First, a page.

Semifreddo--Take five cups of cream, two cups of sugar, 12 egg yolks...

Semifreddo–Take five cups of cream, two cups of sugar, 12 egg yolks…

three kinds of pie!  To me, the best desert of the week was the Italian semifreddo, a type of light-as-air ice cream. Yes, we were very spoiled.

The morning of the last day we held a ceremony overlooking a small arroyo to dedicate our prayers to the powers that be. Dr. Stacy Schaefer of California State University at Chico lead the typical Huichol ceremony.  Stacy has studied the Huichol, a small group in Mexico, for about 30 years.

Offerings to the wind

Offerings to the wind

She conducted the blessing ceremony, and we left the Huichol-style offerings we had made in the rocks for the wind and rain. We had each gained something special from the week, and we each felt the glory of the landscape and the call of the paintings by the ancients.  The ceremony was an act of gratitude for these things, and acknowledgement of our small place in the history of mankind.

Future posts will elaborate on many of the sites and observations from the past week. A week in the Lower Pecos gives you a clean heart and a clear head–and lots to write about!

Rock Art Foundation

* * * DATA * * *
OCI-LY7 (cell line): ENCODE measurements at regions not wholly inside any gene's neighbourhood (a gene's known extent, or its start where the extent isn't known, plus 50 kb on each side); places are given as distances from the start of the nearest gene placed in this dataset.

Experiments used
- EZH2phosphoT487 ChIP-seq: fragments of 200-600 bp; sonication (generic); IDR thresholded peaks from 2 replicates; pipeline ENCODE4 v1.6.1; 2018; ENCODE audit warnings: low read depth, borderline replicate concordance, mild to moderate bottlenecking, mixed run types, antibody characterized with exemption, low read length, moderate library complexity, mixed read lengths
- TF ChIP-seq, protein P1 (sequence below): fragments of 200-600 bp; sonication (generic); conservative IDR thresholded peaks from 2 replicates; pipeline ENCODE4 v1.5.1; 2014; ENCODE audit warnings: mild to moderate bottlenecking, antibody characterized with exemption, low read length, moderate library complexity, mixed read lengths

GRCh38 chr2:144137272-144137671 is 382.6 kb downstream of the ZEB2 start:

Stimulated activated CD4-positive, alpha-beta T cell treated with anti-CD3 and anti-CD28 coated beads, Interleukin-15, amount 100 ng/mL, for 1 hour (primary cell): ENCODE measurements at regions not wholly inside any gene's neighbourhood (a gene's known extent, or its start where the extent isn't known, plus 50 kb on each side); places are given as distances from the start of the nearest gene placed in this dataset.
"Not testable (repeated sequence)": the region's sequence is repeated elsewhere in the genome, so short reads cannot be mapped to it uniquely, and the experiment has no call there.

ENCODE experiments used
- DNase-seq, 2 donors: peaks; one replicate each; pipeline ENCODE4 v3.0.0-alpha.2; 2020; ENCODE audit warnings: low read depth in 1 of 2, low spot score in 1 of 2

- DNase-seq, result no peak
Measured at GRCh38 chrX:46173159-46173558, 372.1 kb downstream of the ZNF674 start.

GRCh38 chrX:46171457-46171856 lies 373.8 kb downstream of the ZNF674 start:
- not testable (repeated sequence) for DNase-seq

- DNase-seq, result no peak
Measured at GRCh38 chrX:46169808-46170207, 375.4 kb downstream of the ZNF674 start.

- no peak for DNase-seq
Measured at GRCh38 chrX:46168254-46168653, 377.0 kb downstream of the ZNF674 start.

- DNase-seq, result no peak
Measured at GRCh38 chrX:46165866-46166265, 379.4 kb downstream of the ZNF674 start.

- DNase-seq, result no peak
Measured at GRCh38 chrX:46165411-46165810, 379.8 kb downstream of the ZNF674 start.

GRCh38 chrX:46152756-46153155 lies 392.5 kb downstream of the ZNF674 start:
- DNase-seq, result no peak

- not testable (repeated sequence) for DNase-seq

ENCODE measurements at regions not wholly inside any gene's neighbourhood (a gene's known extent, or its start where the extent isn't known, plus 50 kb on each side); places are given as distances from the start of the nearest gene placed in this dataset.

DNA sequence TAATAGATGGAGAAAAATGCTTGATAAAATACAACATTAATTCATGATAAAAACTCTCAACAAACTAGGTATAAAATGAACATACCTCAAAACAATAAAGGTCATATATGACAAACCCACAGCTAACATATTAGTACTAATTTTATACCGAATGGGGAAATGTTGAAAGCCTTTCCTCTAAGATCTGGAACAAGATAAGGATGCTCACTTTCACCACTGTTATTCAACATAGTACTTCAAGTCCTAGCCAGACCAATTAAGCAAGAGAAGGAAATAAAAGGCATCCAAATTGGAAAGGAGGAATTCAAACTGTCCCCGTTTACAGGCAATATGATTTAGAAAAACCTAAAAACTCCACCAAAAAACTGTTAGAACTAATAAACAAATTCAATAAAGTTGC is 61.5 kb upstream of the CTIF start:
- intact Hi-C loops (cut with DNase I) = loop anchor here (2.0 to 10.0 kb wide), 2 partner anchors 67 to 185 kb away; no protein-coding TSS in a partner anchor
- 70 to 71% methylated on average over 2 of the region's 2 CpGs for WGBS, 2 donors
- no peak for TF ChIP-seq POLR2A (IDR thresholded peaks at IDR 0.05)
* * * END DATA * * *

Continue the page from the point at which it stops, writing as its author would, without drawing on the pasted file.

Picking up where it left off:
Rock Art Foundation tour to White Shaman Shelter on the Pecos River

Rock Art Foundation tour to White Shaman Shelter on the Pecos River

My guest today is Greg Williams, Executive Director of the Rock Art Foundation, which promotes conservation and education about the rock art of the Lower Pecos.  The Rock Art Foundation owns the White Shaman Preserve and offers tours there every Saturday.  To learn more, please see their website at

Greg Williams, Ex. Director, Rock Art Foundation

Greg Williams, Ex. Director, Rock Art Foundation

Hi Greg, thank you for being with us today. How long have you been with the Rock Art Foundation (RAF)?

It’s been about 20 years.  I first met Jim Zintgraff in 1993 – I had hired him to do a photo shoot in my business – so it’s been almost 20 years since I first became involved with the RAF.

Jim Zintgraff was a photographer, right?

Yes, he was a commercial photographer in San Antonio.  But in the early 1950s he started photographing rock art west of Del Rio, which was mostly unknown by the general public at the time because it was all on private land.  When the state of Texas decided to build Amistad Dam on the Rio Grande around 1963, Jim was commissioned to document many of the ancient pictographs that would be inundated with the filling of the lake. His images preserve this great legacy from the past.  Later Jim organized the Rock Art Foundation to continue this work.

What do you want the general public to understand about the ancient Image 5paintings in the Lower Pecos?

How important the art was to the people that left their stories for us to consider and what they could mean to us. The people who painted them had to be first concerned with survival in a harsh land but they took time from that to paint their mythology which was as important to them as their survival.